Cyberattacks Fuel 2017’s Biggest Breaches

With the exception of one large insider theft, hacker attacks, some involving ransomware, continue to be the method of choice behind the biggest health data breaches reported so far this year to federal regulators.

As of July 3rd, 149 breaches affecting nearly 2.7 million people have been reported to the Department of Health and Human Services’ ‘wall of shame’.

Of those 2017 breaches, 53 are listed as hacking/IT incidents. Even though that’s only 35% of breaches it represents almost 60% of the individual victims; 1.6 million in all.

Four of the five largest breaches reported so far in 2017 involved hacking/IT incidents. At least two have been disclosed by healthcare entities in their public breach notification statements as involving ransomware.

Those incidents include a ransomware attack reported to HHS on June 16 by Airway Oxygen, a Michigan-based provider of oxygen therapy and home medical equipment affecting 500,000 individuals as well as a March incident reported by Texas-based specialty practice, Urology Austin that affected nearly 280,000 individuals.

Neither the Airway Oxygen nor Urology Austin breaches are listed on the ‘wall of shame’ with details referencing ransomware. However each entity issued breach notification statements to affected individuals naming ransomware as the culprit.

5 Largest Health Data Breaches in 2017:

  1. Commonwealth Health 697,800 – Theft
  2. Airway Oxygen 500,000 – Hacker
  3. Urology Austin 279,663 – Hacker
  4. Harrisburg Gastroenterology 93,323 – Hacker
  5. VisionQuest Eyecare 85,995 – Hacker

However, despite the continuing surge in hacking related incidents, the largest health data breach added so far this year to the federal tally was an insider incident that was reported in March by Bowling Green, Kentucky-based Med Center Health, owned by Commonwealth Health Corp.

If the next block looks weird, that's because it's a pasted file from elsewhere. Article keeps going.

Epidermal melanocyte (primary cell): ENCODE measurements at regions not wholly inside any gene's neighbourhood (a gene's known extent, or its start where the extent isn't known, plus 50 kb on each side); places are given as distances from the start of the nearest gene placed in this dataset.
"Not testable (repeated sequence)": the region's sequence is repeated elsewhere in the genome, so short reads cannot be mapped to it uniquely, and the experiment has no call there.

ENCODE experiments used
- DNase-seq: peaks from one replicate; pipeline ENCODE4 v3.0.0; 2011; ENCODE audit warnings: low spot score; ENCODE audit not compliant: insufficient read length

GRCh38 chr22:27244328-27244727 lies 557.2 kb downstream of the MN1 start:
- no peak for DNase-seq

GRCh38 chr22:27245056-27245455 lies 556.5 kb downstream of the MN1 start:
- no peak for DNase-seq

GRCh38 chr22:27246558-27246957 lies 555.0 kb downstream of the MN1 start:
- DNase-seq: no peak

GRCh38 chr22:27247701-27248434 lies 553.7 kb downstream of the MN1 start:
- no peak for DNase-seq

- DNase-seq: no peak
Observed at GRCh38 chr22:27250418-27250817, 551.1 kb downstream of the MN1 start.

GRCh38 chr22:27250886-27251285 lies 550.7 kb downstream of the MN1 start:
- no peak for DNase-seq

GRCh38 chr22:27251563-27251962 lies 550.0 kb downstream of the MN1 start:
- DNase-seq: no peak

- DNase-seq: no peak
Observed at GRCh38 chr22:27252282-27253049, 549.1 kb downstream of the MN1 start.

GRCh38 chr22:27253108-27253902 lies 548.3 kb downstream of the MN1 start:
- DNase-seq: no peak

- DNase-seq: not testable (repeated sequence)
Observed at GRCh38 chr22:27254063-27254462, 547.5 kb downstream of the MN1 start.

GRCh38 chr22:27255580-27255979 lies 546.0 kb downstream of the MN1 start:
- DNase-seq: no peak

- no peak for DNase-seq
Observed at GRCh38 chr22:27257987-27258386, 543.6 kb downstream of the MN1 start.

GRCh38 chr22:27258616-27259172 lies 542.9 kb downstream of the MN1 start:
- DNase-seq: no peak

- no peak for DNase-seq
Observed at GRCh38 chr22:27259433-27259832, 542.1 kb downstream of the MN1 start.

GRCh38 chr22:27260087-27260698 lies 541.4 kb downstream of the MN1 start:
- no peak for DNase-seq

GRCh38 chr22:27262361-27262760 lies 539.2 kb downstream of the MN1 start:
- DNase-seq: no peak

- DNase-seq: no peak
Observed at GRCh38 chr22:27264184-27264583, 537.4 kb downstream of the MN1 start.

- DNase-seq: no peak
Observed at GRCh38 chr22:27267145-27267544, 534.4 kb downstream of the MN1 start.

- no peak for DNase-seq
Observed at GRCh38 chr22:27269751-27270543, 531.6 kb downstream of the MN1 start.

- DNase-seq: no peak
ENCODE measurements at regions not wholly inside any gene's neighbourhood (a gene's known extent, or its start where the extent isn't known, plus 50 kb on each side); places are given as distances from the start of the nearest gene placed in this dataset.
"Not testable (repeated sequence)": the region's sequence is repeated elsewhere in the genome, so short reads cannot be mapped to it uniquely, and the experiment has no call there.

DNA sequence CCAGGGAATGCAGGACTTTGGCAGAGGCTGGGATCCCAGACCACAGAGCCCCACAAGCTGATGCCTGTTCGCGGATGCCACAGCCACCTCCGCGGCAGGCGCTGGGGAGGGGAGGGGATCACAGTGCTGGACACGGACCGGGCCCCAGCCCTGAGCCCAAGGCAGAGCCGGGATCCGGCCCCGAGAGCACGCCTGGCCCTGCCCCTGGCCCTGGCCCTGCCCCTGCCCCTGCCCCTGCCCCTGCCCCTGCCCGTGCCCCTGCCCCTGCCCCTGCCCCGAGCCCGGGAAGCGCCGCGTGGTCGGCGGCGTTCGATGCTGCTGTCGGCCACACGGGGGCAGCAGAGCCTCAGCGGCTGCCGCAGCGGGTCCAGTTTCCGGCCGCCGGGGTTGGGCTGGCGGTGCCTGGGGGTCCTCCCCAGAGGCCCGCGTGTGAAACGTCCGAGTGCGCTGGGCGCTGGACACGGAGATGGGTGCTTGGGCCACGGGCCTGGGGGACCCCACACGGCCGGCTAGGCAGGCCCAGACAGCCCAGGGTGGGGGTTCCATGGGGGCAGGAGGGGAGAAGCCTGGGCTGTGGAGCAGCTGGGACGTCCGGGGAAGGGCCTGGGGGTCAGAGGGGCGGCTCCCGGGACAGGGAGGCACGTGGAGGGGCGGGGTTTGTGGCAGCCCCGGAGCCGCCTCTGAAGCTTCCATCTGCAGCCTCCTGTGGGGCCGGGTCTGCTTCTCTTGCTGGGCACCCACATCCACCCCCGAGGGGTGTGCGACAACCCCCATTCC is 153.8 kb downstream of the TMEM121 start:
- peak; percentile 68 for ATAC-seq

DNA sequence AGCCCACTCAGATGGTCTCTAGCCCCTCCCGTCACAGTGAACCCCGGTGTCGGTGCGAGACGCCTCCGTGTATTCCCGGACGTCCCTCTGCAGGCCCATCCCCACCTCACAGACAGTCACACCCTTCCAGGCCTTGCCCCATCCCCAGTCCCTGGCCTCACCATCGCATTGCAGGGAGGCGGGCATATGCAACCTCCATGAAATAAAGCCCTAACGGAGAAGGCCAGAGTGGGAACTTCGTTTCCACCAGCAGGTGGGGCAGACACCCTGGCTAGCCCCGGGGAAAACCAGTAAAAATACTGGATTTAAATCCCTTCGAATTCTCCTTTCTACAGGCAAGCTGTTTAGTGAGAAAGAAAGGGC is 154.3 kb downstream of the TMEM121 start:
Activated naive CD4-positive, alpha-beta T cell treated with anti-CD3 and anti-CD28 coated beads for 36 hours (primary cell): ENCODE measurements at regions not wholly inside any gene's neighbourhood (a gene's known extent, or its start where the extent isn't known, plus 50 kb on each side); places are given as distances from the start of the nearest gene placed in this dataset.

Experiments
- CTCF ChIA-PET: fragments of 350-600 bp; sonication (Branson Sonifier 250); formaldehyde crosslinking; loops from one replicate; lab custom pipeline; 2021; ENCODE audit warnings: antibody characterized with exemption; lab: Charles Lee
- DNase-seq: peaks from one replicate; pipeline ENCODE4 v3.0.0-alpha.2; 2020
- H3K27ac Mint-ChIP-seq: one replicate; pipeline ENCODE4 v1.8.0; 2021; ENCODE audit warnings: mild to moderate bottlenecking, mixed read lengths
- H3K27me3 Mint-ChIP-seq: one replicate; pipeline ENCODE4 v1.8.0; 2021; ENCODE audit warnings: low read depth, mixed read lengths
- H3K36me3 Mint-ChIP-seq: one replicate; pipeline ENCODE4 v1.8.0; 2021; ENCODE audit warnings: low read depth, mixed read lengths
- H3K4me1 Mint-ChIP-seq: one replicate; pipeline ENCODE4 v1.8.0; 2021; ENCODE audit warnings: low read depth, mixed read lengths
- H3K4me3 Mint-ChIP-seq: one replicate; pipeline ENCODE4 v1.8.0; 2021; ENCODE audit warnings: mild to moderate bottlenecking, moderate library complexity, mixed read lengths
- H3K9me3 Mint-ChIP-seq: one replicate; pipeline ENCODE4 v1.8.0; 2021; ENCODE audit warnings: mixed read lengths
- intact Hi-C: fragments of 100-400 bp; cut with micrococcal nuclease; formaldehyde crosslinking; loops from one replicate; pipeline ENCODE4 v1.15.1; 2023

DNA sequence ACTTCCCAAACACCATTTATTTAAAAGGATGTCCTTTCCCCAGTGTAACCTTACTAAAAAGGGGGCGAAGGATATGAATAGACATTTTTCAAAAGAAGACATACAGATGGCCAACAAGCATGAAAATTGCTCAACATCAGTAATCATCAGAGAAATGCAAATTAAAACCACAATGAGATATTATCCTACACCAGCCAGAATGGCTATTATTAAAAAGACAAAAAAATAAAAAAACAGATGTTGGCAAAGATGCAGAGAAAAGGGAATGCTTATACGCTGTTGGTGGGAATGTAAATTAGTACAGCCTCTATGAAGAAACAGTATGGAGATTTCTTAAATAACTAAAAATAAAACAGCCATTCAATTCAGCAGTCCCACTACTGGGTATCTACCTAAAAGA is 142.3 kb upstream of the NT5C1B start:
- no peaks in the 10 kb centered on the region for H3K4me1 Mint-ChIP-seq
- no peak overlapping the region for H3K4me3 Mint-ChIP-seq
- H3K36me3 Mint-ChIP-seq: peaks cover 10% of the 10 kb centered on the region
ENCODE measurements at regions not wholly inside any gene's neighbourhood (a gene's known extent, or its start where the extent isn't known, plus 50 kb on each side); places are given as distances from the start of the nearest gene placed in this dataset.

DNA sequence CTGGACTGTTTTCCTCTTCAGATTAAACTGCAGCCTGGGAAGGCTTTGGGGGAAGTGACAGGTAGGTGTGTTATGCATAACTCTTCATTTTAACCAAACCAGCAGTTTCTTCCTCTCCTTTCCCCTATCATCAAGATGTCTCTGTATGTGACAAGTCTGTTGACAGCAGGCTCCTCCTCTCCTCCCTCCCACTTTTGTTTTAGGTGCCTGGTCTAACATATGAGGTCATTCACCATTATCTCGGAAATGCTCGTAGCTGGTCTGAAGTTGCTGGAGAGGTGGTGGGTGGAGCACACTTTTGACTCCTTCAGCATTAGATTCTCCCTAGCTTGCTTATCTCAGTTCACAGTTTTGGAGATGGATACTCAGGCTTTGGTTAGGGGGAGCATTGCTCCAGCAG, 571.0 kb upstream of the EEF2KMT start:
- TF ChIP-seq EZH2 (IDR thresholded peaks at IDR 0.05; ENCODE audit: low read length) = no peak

That incident, affecting 698,000 individuals, involved a former Med Center Health employee who allegedly obtained patient information on an encrypted CD and encrypted USB drive, “without any work-related reason to do so,” the company said in a statement.

Breaches Since 2009

Since the HIPAA breach notification rule took effect in 2009, 1,971 breaches impacting nearly 174.3 million individuals have been posted. Of those only 322 are listed as hacking/IT incidents. Those incidents affected about 130.2 million individuals, or nearly 75 percent of all victims impacted by reported health data breaches.

In recent weeks, a number of large breaches involving ransomware-related hacking incidents were reported to federal regulators.

Recent Hacker Breaches

Among other recent incidents added to the ‘wall of shame’ involving hacker attacks:

  • Cleveland Medical Associates, based in Tennessee, reporting to HHS on June 20th a ransomware attack occurring in April that involved protected health information of 22,000 individuals.
  • Family Tree Health Clinic, based in Texas, reporting to HHS on June 19 a ransomware attack occurring in April that impacted data of 13,402 individuals. A Family Tree breach notification statement says no ransom was paid and data was restored using backups.
  • Torrance Memorial Medical Center, based in California, reporting to HHS on June 19 a phishing incident in April that impacted two email accounts containing personal information of potentially 46,632 individuals.

The pace of these attacks is increasing, and the targets are not just the big systems, smaller organizations are more susceptible due to a lack of resources for security, the likelihood of older systems, and less sophisticated detection and alert capabilities. Ransomware is a regular occurrence now as criminals follow the money. They see that ransomware can be lucrative, and they can get away without being caught.

The key to defending against cyber attacks is to have procedures in place so that everyone understands what to do.

If you’d like help formulating a plan and implementing procedures to enhance your IT security, call ITPAC today.